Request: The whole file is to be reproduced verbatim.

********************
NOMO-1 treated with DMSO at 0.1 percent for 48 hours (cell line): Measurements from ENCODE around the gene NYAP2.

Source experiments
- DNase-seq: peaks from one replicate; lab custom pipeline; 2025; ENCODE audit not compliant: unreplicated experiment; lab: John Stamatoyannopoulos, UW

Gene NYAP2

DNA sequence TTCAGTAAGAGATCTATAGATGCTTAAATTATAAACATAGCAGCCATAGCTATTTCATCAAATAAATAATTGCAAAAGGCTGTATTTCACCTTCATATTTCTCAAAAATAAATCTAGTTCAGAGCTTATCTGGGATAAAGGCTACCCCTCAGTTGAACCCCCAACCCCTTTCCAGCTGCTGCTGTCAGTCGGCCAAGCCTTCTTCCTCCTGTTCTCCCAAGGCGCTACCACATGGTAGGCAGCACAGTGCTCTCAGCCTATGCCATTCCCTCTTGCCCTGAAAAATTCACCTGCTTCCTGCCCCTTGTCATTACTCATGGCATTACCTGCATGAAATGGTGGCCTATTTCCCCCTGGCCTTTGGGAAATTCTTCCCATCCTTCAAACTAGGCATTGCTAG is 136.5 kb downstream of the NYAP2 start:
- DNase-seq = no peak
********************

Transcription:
NOMO-1 treated with DMSO at 0.1 percent for 48 hours (cell line): Measurements from ENCODE around the gene NYAP2.

Source experiments
- DNase-seq: peaks from one replicate; lab custom pipeline; 2025; ENCODE audit not compliant: unreplicated experiment; lab: John Stamatoyannopoulos, UW

Gene NYAP2

DNA sequence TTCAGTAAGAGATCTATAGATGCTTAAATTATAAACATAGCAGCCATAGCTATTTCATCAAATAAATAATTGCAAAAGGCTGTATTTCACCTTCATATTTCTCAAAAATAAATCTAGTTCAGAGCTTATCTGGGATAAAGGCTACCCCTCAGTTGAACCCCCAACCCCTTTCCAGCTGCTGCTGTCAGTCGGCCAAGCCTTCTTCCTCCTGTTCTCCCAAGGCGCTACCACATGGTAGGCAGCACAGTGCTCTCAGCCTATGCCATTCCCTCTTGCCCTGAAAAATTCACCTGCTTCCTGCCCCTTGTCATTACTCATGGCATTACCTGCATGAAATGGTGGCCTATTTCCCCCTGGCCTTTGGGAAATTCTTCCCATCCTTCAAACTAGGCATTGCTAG is 136.5 kb downstream of the NYAP2 start:
- DNase-seq = no peak